Teeth are a funny thing. One minute they’ve got no problem tearing apart a beefy burger, and the next they’re screaming bloody murder from a seemingly harmless piece of string (that is, if you’re disciplined enough to attempt flossing at all). Sure, teeth have bite, but they require a hell of a lot of maintenance to stick around and look good for the long haul. So at the risk of adding fuel to that fiery sermon from your dentist, we’re going to help you brush up on the basics of oral hygiene (and hopefully squeeze in some finer points in the process).
Avoid sugary snacks and smoking
Surprise, surprise. Throwing back a full-calorie cola during your cigarette break isn’t part of a balanced diet. But in addition to cavity-causing sugar, the acidic nature of sodas — even diet ones — can erode a tooth’s enamel. Lighting up will turn that enamel a repulsive shade of yellow, possibly cause oral cancer, and shave about 14 years off your expected life span. No joke.
Eat teeth-strengthening foods
Not all foods spell trouble for your teeth. Dairy products, for example, are loaded with calcium, which strengthens a tooth’s outer coating of enamel. Onions, on the other hand, have sulfur compounds that fight bacteria. Your breath might take a beating after chomping down on a Vidalia, but a simple stick of gum can freshen your breath and help remove plaque.
Don’t brush right after eating
This one goes against better judgment, but it turns out that brushing after eating can remove more than just the remnants of your midday meal. Without waiting at least 30 minutes, layers of precious enamel can go bye-bye too.
Whiten your teeth twice a year
A daily dose of coffee can result in some serious staining. Fortunately at-home whitening systems have come a long way since the days of gunky pastes and plastic trays. They’re affordable, easy to use and totally effective.
Use a tongue scraper
Bad breath? Bacteria buildup on your tongue might be the reason. Rather than just moving that stench-ridden sludge around your mouth with a toothbrush, use a tongue scraper to completely remove it instead.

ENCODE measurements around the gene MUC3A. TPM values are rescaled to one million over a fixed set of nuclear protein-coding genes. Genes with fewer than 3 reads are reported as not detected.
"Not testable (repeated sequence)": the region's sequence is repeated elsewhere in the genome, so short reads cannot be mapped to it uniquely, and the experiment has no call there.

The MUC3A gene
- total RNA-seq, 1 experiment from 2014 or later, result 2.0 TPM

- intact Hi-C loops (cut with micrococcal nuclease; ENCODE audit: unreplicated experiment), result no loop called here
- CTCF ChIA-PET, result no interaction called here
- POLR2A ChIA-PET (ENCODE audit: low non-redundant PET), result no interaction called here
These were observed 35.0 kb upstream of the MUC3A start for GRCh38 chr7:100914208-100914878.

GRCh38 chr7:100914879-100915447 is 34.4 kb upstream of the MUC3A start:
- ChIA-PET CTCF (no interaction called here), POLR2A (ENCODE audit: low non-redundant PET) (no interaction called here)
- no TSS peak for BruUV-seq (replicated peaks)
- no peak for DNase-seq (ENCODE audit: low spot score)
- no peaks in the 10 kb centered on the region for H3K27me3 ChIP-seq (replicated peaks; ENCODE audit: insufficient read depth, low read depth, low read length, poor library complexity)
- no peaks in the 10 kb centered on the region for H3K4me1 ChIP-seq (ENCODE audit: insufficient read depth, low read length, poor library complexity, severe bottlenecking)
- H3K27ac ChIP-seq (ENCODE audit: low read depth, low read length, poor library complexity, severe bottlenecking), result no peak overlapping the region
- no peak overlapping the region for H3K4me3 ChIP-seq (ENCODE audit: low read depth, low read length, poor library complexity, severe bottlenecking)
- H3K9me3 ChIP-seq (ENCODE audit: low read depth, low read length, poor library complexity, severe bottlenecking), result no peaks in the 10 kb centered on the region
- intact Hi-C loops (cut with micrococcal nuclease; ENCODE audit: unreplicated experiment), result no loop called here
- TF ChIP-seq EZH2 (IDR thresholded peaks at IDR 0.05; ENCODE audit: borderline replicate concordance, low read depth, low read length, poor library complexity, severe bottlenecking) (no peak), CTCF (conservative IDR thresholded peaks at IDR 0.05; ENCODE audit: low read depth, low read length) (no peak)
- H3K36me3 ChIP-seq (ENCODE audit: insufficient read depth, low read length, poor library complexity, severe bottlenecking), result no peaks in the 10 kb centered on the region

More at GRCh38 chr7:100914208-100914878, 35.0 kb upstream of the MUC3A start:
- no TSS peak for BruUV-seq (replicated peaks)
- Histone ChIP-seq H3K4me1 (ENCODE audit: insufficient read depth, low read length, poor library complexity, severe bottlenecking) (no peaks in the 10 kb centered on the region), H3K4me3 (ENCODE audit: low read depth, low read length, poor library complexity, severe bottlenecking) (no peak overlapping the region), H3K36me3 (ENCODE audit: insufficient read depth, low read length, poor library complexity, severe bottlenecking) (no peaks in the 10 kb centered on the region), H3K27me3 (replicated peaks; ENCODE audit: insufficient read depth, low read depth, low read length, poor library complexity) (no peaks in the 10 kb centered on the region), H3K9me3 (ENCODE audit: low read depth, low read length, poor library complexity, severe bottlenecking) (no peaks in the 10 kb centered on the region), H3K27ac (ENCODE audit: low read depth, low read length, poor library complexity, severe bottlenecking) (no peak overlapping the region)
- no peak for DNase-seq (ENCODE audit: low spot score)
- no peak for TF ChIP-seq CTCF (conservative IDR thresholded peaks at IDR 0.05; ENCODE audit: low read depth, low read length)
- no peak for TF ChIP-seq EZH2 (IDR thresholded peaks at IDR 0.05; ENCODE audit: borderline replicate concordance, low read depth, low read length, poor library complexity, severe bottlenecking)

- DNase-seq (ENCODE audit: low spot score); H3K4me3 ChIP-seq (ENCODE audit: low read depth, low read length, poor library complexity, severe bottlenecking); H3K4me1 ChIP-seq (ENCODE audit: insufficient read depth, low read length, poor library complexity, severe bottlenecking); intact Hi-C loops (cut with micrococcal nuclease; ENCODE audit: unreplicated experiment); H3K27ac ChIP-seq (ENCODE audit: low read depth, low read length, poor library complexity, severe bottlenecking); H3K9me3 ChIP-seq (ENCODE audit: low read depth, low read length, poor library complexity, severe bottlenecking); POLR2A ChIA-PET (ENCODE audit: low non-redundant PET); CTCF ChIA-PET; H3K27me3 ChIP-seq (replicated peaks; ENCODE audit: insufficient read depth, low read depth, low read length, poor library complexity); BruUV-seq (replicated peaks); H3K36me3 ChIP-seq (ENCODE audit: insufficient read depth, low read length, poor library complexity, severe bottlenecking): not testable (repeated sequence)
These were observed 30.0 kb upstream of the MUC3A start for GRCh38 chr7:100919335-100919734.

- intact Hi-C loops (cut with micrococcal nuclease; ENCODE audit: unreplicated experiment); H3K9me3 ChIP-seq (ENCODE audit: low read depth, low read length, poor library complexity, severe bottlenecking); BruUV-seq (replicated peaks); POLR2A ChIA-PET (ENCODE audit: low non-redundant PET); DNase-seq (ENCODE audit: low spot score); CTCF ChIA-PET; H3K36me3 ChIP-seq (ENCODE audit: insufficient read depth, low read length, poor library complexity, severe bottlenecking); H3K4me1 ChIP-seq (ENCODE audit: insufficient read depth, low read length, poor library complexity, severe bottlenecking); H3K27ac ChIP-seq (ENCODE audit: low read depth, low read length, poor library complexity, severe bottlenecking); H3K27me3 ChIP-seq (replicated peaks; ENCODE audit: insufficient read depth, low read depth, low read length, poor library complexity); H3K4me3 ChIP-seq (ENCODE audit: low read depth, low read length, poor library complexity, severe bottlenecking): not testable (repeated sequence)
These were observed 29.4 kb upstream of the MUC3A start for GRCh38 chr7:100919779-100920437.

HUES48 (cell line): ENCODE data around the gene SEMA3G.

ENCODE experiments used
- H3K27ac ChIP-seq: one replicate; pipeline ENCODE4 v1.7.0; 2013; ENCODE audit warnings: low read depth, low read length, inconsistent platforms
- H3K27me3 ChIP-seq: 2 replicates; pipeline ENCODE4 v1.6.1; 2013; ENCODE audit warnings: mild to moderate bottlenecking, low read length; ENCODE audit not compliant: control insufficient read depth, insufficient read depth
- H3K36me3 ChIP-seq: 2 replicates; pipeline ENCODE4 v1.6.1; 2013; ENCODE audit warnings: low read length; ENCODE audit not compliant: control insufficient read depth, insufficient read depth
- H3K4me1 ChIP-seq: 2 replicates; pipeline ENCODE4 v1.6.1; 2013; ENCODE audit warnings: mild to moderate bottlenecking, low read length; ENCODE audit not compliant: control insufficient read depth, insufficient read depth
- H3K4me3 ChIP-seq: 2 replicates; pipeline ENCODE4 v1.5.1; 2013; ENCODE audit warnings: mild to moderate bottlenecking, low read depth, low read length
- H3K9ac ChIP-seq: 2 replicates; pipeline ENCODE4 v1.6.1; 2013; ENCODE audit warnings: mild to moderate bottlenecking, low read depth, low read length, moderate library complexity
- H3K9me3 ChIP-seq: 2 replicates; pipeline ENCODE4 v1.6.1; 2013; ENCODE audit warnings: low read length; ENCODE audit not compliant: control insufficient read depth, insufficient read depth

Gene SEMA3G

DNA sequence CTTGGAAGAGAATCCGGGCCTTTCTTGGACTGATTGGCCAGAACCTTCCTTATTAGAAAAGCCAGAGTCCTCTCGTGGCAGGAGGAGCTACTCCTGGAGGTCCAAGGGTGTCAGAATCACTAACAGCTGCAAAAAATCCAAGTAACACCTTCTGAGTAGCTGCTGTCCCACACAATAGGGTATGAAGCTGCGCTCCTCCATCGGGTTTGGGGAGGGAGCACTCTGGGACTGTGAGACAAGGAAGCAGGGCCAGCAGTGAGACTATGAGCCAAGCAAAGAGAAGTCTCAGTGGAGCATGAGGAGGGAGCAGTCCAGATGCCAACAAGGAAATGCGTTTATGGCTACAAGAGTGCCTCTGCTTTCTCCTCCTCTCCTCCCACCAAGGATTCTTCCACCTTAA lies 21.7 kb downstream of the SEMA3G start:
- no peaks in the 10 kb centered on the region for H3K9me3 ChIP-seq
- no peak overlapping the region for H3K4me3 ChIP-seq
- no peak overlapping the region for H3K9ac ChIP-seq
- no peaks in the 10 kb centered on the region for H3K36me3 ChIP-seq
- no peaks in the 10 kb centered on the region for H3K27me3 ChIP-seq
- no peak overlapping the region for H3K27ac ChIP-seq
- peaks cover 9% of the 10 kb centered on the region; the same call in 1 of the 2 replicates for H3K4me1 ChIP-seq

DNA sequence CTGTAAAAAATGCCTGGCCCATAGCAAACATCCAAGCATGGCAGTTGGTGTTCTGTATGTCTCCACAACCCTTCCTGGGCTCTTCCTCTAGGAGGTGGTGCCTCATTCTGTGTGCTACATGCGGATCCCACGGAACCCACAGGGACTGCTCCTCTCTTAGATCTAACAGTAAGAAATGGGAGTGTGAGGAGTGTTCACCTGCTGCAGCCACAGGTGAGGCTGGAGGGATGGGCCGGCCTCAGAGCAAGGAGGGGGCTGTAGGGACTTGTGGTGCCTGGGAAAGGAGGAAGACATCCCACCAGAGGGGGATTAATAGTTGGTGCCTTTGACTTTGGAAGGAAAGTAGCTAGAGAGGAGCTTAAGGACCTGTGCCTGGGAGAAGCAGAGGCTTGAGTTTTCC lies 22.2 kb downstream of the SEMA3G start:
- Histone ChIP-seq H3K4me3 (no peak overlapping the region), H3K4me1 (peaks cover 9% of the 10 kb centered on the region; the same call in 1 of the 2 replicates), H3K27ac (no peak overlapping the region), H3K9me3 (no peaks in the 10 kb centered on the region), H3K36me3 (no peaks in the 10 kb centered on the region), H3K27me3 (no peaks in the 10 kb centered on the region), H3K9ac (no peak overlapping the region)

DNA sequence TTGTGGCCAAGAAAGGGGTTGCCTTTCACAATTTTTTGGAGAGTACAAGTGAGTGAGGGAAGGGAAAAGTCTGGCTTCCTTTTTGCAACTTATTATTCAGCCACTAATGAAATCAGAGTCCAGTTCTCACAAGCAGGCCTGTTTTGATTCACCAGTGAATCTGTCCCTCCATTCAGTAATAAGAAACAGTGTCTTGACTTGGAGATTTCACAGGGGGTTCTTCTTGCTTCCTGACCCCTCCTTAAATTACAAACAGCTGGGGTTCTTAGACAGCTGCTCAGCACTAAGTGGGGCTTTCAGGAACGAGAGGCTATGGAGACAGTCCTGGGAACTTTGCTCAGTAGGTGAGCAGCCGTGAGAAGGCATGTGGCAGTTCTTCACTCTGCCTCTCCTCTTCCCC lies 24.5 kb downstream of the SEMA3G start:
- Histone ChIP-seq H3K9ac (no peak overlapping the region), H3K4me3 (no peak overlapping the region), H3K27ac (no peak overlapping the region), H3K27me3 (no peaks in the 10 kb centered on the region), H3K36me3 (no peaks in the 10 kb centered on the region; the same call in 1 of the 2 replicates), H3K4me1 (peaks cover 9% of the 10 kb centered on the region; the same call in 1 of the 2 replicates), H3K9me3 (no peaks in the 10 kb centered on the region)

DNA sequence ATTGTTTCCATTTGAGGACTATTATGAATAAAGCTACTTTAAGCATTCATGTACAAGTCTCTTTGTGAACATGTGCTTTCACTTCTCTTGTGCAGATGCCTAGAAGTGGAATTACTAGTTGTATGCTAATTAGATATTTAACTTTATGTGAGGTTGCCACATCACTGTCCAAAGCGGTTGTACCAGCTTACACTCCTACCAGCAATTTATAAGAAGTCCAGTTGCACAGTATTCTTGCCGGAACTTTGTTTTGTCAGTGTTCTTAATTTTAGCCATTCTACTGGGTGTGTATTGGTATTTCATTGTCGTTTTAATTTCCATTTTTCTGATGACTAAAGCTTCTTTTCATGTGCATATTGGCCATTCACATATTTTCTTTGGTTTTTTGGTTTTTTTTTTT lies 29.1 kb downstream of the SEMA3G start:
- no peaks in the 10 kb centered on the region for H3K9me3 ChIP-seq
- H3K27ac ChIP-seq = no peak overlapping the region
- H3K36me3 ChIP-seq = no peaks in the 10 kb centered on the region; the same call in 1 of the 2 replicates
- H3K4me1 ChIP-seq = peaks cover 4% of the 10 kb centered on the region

Cover and store your toothbrush in a clean place
Keeping your toothbrush in the bathroom makes sense. But the warm, moist environment is ripe ground for germs. Add that to a few miscalculations at the toilet and, well, you get the point.Luckily the solution is simple: Rinse your toothbrush with warm water after each use and tuck it away in a cabinet or drawer in an upright position so it dries out completely.
Change your toothbrush or toothbrush head regularly
The quick rule of thumb: Break out a fresh one every three months. Even if the bristles aren’t totally broken and that blue indicator strip is somehow showing faint signs of life, you still need newness at least once a quarter. But if you get sick or let someone else take your toothbrush for a test drive, replace it immediately.
Go to the dentist at least twice a year
Almost everyone needs a deep-down professional cleaning two times a year. Indeed, a lucky few can get away with one visit, and those prone to periodontal disease need to go more frequently. But a biannual visit is the benchmark for most. You’ll be able to fix minor issues, prevent major problems, and best of all, leave with squeaky-clean teeth._________________________________________________________________________
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Floss at least 3-4 times a week
Flossing isn’t about removing food particles. It’s actually about removing plaque — the substance responsible for cavities, gingivitis and eventually tooth loss. A decent job runs about three to five minutes, but even just 60 seconds of string work can have enormous benefits. Just be aware that if you happen to bleed in the process, your body is telling you it’s time to let a dentist do some digging.
Brush at least twice a day for at least 2 minutes
Brushing is by far the single most important thing you can do to keep your teeth and gums healthy. Upgrade your gear by investing in a high-powered mechanical toothbrush, and then make a habit of spending at least two minutes with it both in the morning and at night.
Follow a fraction of our advice, and chances are that painful lecture from your dentist this year will be shorter than ever.